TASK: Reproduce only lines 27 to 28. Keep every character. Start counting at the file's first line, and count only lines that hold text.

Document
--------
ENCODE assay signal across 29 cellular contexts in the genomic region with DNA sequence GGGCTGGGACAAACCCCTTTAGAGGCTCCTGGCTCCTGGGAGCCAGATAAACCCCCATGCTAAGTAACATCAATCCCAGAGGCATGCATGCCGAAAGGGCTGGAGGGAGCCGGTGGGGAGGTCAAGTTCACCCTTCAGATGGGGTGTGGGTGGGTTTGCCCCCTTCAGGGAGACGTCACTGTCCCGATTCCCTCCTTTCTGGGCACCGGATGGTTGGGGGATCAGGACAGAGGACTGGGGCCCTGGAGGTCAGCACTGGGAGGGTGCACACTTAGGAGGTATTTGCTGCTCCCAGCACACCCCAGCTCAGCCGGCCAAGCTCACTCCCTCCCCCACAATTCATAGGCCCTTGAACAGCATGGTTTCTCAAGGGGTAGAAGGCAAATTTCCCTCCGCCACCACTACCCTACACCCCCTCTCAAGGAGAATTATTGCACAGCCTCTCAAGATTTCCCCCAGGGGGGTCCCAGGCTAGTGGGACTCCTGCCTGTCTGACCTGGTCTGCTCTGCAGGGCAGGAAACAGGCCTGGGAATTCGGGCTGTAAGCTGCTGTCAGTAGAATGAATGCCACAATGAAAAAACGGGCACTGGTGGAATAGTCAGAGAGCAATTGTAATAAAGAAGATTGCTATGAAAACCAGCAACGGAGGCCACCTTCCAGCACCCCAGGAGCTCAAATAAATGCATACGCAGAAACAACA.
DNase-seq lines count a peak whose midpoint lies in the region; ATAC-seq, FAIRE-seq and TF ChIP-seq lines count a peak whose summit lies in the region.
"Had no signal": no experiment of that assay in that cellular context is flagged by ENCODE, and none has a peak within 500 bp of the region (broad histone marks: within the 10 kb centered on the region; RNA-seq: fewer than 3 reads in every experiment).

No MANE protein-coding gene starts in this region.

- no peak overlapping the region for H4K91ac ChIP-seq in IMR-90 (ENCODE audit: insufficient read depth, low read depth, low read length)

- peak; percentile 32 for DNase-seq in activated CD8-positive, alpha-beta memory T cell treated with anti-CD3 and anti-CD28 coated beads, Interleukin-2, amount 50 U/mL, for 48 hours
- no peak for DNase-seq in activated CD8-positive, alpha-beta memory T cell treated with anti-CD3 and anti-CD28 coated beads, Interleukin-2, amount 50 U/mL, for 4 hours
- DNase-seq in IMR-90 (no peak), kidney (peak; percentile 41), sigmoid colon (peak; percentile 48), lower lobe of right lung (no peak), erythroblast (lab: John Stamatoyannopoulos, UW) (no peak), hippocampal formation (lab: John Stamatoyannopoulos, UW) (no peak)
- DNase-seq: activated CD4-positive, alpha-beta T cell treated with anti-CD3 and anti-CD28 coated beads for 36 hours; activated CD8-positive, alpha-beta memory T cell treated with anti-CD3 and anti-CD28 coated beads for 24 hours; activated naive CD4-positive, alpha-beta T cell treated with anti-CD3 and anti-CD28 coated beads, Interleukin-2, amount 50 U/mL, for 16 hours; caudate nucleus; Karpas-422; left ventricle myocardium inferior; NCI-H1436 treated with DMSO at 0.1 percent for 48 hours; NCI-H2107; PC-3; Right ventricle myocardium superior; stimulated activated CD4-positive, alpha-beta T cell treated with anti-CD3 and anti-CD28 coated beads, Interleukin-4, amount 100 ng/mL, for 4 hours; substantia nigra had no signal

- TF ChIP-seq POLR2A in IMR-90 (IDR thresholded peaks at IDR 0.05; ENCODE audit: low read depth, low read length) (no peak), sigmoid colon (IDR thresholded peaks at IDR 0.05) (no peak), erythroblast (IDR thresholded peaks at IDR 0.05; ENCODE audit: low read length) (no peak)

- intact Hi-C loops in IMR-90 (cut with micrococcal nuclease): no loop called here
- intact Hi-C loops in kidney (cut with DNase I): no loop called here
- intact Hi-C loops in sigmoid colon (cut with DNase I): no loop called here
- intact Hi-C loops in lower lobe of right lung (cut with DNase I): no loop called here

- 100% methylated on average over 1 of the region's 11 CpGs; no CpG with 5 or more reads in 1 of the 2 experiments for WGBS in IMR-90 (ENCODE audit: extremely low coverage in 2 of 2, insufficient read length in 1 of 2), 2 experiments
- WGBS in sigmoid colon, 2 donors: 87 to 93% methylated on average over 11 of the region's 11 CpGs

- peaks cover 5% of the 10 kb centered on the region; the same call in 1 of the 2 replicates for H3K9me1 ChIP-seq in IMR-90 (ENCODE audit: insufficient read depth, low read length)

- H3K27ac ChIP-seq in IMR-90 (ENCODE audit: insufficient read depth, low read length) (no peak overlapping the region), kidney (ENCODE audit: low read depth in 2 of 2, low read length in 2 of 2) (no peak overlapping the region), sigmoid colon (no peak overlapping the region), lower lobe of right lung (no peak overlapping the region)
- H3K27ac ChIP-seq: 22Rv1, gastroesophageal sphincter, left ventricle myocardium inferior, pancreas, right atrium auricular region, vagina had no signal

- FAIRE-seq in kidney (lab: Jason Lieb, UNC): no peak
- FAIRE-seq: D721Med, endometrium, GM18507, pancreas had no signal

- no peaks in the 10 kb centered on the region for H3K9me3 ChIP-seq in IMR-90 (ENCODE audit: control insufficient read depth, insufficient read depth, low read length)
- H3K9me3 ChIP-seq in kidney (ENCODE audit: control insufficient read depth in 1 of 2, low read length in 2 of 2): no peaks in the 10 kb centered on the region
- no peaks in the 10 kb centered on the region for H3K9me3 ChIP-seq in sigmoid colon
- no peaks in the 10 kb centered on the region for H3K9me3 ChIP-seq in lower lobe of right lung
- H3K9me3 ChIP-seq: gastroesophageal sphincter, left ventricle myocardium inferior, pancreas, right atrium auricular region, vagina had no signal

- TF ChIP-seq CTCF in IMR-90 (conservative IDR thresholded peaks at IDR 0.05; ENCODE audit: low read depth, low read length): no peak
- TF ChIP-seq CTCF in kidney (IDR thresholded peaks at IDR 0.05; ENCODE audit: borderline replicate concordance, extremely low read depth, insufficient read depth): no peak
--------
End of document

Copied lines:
- TF ChIP-seq CTCF in IMR-90 (conservative IDR thresholded peaks at IDR 0.05; ENCODE audit: low read depth, low read length): no peak
- TF ChIP-seq CTCF in kidney (IDR thresholded peaks at IDR 0.05; ENCODE audit: borderline replicate concordance, extremely low read depth, insufficient read depth): no peak